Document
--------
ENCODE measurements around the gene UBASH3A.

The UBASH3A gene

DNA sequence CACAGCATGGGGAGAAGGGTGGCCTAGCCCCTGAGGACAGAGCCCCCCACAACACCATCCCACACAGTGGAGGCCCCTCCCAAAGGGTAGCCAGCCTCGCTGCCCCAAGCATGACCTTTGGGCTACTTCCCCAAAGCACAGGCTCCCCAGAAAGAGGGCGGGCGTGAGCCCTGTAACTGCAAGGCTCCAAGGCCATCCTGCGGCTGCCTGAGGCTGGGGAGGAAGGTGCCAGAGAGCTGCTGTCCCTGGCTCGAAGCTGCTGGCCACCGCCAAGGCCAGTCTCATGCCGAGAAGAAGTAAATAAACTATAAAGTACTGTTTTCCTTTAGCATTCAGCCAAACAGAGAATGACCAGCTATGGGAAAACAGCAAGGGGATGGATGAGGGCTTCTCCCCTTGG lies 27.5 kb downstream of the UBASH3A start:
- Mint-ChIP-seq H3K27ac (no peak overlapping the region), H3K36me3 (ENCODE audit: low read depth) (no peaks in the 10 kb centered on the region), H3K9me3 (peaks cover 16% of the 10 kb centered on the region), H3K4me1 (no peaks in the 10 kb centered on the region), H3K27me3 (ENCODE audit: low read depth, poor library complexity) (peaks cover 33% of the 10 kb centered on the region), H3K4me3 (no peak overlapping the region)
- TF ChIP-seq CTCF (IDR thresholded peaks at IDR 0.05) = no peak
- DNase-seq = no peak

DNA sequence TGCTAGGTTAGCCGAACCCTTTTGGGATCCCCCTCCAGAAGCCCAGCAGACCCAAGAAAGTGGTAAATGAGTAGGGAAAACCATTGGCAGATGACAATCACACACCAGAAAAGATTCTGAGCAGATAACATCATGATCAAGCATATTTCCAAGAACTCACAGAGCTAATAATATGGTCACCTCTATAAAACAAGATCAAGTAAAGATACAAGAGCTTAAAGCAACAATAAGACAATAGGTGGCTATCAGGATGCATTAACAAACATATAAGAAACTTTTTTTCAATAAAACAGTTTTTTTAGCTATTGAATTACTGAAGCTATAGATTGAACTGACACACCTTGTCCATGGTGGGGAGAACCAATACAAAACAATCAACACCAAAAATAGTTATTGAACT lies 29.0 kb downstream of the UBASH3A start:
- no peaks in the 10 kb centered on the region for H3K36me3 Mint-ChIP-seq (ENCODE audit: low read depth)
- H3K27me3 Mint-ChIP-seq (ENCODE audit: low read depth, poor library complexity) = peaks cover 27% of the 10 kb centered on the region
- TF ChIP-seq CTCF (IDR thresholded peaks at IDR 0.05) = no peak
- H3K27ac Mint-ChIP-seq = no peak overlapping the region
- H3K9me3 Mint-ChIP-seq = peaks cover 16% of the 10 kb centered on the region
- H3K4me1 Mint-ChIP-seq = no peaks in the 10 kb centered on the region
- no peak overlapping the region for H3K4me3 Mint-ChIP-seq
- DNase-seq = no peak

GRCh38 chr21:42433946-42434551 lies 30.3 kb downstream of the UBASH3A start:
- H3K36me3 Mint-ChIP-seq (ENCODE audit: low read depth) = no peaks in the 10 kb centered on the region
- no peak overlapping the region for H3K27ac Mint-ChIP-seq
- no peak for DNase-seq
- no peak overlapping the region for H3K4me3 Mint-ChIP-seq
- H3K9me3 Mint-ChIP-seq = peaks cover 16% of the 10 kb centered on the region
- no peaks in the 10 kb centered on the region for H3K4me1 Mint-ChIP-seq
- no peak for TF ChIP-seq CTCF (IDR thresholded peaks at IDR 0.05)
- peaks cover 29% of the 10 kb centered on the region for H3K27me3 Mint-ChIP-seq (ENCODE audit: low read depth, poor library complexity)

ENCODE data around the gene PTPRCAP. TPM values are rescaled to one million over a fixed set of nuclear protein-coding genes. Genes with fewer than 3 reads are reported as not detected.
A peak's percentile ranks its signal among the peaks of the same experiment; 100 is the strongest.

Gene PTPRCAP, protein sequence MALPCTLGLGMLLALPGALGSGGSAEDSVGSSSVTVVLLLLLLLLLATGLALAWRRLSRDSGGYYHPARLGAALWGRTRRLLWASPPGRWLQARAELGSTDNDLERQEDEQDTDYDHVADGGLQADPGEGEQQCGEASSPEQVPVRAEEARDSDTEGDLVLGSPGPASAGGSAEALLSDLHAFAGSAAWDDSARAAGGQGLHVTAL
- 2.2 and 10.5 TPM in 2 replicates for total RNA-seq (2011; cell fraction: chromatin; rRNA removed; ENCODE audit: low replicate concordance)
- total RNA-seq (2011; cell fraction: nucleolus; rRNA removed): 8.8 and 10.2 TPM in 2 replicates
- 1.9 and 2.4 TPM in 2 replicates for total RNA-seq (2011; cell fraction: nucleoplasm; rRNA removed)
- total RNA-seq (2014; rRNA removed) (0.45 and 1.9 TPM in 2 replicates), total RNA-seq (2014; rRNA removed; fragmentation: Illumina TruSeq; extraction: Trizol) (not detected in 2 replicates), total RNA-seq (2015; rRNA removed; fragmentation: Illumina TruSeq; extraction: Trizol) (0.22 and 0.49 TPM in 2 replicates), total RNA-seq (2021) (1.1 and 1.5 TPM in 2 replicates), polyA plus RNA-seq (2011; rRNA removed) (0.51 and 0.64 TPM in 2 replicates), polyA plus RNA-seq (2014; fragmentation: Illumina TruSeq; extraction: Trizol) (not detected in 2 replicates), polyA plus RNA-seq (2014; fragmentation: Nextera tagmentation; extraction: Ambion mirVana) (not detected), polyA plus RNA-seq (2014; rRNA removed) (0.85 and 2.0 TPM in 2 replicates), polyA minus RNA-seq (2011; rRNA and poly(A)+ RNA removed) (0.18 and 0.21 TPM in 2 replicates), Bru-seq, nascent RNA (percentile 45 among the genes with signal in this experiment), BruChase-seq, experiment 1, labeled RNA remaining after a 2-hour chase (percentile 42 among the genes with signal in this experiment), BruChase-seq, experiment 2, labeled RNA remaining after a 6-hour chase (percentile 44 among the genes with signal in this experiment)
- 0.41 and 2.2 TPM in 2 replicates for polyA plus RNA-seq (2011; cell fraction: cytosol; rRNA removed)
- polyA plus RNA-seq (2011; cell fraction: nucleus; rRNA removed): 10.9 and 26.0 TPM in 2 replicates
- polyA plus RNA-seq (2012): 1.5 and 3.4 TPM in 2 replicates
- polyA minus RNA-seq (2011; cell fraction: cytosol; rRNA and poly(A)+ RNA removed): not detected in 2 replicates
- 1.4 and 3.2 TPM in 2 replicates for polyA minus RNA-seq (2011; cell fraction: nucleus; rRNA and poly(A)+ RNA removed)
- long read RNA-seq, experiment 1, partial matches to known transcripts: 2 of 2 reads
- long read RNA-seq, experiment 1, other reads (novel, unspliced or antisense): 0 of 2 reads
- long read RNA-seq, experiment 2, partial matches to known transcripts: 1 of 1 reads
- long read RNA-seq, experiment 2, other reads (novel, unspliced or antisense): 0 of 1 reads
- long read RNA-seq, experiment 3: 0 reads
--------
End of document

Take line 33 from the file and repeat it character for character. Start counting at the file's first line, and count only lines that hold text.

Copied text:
- polyA plus RNA-seq (2011; cell fraction: nucleus; rRNA removed): 10.9 and 26.0 TPM in 2 replicates